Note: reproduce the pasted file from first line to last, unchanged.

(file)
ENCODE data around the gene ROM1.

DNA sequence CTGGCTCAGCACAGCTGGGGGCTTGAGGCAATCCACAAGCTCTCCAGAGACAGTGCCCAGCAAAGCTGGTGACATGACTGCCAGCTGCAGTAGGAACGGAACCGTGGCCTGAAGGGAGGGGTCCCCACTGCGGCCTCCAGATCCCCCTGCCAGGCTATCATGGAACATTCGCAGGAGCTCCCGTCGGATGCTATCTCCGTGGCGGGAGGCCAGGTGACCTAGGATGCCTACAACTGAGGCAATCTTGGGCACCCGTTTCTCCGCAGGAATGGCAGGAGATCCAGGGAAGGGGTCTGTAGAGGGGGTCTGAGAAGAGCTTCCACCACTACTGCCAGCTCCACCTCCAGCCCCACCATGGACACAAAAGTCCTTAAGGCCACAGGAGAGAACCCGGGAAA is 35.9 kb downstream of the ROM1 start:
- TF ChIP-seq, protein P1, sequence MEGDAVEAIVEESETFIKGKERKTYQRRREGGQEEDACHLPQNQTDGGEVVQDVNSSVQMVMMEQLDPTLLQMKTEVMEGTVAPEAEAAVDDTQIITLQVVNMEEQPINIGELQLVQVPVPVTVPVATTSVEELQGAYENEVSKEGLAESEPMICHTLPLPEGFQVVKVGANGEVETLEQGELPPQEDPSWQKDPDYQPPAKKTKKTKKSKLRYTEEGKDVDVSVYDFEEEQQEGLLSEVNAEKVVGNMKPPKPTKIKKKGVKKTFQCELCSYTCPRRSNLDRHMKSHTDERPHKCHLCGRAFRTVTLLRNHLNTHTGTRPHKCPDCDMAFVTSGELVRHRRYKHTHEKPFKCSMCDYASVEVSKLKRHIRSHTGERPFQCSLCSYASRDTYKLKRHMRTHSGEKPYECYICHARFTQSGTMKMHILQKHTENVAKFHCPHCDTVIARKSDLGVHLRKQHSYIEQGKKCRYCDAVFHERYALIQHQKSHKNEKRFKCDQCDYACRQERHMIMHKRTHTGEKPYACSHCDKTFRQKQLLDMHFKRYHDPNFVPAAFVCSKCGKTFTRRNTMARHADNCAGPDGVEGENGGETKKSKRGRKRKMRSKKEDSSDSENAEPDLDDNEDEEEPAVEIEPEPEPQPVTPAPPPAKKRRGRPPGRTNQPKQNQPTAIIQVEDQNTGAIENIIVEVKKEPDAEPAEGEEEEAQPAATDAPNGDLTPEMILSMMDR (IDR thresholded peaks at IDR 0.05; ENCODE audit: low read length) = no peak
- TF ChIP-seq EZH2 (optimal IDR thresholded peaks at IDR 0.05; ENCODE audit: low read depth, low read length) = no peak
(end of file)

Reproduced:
ENCODE data around the gene ROM1.

DNA sequence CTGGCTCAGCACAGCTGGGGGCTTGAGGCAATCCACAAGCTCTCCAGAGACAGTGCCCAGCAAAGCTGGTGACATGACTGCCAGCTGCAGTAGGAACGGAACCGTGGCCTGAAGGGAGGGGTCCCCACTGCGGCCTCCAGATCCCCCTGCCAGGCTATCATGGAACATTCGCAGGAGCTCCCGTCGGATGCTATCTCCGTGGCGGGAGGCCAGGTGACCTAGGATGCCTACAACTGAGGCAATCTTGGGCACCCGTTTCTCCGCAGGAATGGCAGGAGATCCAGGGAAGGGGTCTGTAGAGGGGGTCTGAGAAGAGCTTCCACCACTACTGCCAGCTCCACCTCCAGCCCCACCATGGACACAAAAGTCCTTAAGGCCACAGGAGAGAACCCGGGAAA is 35.9 kb downstream of the ROM1 start:
- TF ChIP-seq, protein P1, sequence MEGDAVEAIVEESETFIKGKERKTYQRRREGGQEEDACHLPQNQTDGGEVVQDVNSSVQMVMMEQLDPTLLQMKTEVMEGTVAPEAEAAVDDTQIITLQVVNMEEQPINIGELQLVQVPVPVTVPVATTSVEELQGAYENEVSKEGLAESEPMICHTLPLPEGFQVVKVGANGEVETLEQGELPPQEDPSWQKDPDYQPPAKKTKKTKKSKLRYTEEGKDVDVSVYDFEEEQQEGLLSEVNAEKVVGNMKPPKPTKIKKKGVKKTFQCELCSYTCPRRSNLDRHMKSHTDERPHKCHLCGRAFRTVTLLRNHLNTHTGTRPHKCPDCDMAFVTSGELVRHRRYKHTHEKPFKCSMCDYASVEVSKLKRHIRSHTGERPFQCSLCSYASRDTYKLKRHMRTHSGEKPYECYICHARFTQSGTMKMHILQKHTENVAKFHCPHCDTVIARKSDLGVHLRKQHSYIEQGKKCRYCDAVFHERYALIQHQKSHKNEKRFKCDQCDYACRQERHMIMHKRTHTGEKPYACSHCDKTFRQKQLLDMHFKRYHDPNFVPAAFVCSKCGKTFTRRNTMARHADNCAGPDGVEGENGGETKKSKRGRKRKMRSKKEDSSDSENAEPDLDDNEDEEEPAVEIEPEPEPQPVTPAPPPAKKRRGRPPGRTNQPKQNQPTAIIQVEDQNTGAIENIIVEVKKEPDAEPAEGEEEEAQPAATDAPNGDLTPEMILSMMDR (IDR thresholded peaks at IDR 0.05; ENCODE audit: low read length) = no peak
- TF ChIP-seq EZH2 (optimal IDR thresholded peaks at IDR 0.05; ENCODE audit: low read depth, low read length) = no peak